A growing number of organizations have deployed hyperconverged infrastructure (HCI) systems in an effort to simplify IT operations, better utilize resources, and lower costs. They might house the systems in their own data centers, colocation facilities, edge environments, or office closets. Regardless of the location, many of the organizations are running SQL Server on their HCI systems, often alongside other applications. Although it means deploying SQL Server to a virtualized environment, such a practice has become fairly common, especially with the advent of the cloud. This article covers hyperconvergence, another option for SQL Server.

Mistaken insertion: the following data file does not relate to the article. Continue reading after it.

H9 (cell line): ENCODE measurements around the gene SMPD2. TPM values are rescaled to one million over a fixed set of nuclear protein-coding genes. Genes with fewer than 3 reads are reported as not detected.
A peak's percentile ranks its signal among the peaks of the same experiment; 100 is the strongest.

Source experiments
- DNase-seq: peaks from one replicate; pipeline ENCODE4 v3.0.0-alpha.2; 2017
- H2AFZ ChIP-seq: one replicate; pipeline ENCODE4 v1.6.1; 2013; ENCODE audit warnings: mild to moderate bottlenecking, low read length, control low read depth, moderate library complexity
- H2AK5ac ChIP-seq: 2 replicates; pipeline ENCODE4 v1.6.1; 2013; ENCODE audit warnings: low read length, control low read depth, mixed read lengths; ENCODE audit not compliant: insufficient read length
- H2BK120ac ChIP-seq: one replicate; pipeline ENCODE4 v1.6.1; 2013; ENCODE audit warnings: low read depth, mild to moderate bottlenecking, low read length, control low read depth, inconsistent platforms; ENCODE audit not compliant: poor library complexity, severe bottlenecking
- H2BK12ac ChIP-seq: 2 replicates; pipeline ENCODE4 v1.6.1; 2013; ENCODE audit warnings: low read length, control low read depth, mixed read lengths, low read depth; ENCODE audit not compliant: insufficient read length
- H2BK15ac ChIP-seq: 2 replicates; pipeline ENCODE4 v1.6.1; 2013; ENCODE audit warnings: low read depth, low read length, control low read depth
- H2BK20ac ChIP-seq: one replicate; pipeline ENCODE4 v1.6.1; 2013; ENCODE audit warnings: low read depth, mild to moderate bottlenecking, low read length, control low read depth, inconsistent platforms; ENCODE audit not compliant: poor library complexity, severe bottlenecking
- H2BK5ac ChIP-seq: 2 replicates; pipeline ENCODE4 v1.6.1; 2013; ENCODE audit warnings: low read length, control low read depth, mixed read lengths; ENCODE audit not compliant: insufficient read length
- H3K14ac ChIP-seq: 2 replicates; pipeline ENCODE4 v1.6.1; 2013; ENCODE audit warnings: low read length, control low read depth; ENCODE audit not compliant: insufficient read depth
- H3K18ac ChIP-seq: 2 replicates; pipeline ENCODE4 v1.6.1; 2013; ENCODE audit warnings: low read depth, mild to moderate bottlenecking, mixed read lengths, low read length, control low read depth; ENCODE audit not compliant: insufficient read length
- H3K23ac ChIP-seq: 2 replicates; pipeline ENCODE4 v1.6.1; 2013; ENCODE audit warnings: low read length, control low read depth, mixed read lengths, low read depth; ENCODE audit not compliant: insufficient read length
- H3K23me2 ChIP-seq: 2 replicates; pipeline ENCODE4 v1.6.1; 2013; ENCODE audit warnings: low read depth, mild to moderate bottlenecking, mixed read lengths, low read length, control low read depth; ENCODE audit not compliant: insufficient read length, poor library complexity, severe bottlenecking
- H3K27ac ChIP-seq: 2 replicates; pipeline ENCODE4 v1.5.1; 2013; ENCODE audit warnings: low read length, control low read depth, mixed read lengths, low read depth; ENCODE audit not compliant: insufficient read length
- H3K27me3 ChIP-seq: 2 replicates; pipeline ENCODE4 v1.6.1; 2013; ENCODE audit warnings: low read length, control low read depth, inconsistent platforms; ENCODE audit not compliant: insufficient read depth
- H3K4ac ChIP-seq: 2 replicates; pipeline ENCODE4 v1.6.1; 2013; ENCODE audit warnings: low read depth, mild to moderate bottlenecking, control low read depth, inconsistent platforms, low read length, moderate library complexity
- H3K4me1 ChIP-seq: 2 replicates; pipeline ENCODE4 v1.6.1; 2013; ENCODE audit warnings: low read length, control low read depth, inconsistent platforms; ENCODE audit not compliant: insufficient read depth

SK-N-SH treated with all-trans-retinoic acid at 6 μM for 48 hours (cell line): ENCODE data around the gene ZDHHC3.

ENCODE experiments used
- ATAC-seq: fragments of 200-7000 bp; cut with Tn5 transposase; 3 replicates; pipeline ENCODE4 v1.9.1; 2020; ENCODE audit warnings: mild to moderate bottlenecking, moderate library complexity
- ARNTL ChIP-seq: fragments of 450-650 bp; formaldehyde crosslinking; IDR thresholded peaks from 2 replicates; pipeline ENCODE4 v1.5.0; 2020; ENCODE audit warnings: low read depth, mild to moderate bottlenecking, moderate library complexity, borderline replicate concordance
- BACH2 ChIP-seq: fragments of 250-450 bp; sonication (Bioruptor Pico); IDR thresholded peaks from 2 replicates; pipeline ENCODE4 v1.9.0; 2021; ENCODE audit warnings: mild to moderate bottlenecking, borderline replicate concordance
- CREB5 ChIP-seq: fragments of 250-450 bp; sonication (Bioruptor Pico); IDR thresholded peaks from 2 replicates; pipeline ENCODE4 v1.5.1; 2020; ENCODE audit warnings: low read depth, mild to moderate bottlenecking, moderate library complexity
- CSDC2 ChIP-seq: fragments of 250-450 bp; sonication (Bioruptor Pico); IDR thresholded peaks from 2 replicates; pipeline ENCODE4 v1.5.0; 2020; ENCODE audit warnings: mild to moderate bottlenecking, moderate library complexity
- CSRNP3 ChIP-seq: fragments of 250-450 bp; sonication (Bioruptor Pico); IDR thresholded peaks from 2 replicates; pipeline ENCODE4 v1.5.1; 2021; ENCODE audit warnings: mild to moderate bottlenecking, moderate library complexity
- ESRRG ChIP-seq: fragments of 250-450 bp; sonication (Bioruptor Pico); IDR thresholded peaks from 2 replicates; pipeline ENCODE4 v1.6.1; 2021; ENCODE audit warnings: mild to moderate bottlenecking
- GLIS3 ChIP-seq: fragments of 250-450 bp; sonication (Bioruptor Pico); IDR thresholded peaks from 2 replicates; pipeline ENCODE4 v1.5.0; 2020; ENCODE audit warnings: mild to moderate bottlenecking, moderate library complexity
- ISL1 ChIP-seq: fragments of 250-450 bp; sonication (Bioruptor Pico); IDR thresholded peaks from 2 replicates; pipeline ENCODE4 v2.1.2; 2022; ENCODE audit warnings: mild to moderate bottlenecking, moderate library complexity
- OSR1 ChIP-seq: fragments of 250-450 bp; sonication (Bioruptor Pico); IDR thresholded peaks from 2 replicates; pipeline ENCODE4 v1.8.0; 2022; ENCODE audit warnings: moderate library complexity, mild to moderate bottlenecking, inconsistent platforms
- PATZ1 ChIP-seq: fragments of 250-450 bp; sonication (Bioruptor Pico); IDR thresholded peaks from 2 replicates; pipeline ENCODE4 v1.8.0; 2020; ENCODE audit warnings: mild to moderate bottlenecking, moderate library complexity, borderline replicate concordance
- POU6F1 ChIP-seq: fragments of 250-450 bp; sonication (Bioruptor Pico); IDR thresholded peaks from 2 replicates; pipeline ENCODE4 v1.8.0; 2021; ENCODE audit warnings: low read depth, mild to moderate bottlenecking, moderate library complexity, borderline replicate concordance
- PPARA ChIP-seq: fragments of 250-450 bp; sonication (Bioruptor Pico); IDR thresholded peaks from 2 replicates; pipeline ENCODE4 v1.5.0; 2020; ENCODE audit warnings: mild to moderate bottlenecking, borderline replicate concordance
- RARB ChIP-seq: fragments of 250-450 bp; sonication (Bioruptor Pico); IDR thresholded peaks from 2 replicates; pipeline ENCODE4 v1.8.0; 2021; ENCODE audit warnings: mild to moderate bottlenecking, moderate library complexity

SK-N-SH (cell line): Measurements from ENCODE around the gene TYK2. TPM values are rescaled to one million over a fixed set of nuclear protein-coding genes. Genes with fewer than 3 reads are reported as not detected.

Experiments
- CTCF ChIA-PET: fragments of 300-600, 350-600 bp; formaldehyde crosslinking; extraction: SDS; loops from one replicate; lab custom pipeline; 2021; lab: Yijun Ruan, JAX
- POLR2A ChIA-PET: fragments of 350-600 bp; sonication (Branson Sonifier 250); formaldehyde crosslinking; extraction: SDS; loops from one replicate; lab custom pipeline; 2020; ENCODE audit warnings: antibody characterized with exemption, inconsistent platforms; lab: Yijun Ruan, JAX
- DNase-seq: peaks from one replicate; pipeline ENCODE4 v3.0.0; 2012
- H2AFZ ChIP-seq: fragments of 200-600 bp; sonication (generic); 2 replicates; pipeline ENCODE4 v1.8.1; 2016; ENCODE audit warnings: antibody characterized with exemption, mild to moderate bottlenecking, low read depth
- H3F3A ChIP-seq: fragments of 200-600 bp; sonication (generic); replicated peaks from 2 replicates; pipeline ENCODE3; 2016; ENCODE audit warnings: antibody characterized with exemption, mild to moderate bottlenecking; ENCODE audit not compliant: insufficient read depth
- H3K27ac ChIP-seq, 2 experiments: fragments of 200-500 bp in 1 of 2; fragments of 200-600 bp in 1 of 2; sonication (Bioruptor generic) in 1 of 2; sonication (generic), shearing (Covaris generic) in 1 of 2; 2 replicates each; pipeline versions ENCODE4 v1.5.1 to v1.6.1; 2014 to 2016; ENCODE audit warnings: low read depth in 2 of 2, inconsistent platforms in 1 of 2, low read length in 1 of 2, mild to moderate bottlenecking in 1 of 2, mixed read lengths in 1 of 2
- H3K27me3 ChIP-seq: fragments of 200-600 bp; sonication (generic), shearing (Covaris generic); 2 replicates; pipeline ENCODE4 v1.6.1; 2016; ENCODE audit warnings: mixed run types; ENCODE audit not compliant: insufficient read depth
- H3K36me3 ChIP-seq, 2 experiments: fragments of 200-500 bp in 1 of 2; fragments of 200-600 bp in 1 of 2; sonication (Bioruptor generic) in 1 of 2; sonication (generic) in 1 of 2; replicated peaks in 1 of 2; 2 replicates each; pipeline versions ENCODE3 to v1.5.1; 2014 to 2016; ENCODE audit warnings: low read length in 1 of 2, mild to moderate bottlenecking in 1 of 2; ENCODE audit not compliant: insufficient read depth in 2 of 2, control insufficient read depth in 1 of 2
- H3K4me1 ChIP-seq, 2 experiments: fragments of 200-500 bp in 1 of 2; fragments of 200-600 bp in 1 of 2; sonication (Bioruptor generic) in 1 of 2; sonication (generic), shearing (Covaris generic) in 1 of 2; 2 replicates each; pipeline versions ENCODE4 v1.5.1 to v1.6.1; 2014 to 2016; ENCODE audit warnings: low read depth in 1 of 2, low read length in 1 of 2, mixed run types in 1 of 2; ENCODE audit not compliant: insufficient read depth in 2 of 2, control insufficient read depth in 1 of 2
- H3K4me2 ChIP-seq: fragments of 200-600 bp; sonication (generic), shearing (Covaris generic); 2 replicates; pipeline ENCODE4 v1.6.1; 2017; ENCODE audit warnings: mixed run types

Despite how common hyperconvergence has become, some IT teams might still not be familiar with HCI or are familiar with HCI but have not deployed SQL Server to an HCI platform. In either case, they might now be considering HCI for SQL Server and need to better understand what this looks like before deciding on new infrastructure. Although HCI can make it easier to provide a platform for SQL Server, decision-makers should know what they’re getting into before going down this route.
Click through to learn more about hyperconverged infrastructure and where it can help (or hurt).